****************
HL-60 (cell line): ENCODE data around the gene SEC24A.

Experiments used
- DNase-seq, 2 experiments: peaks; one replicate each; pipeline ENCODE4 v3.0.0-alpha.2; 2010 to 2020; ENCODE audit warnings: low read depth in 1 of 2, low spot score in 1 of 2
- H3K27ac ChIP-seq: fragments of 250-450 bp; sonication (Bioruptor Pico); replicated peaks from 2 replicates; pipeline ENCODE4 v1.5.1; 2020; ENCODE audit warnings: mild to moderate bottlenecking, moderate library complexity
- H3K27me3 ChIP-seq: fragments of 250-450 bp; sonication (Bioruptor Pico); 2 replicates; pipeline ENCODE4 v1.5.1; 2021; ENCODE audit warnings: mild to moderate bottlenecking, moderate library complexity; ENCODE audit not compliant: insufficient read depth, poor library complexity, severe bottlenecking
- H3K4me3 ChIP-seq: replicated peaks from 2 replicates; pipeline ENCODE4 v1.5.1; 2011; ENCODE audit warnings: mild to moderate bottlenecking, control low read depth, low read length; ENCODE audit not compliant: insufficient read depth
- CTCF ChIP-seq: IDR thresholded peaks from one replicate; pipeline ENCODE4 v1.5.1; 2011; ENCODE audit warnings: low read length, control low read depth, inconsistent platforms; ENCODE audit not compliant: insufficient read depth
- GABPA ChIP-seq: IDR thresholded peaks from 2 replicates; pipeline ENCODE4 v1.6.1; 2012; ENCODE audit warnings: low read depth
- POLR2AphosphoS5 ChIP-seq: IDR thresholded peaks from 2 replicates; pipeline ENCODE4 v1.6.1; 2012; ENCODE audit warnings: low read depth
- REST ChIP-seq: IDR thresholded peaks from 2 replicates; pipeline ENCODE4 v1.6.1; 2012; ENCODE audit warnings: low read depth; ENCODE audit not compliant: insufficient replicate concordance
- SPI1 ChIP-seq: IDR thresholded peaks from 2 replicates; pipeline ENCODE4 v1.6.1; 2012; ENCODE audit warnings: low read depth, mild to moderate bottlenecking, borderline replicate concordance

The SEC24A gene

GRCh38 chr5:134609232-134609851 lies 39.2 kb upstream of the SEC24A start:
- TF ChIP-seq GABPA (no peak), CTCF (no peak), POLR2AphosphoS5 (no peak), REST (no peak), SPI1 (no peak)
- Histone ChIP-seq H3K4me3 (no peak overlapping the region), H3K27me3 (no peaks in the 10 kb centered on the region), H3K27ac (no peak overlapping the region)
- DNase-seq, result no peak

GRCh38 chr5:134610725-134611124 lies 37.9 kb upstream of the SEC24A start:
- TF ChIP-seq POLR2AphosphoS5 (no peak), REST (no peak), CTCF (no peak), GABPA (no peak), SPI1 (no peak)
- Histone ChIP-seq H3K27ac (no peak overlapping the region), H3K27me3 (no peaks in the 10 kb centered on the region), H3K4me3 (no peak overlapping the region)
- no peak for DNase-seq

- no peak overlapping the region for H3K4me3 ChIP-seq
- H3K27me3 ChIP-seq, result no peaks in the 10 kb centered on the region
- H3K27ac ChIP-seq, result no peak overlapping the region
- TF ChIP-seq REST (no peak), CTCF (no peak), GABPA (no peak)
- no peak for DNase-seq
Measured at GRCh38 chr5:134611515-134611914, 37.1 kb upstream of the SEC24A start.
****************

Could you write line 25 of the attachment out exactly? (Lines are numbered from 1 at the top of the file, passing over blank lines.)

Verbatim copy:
- no peak for DNase-seq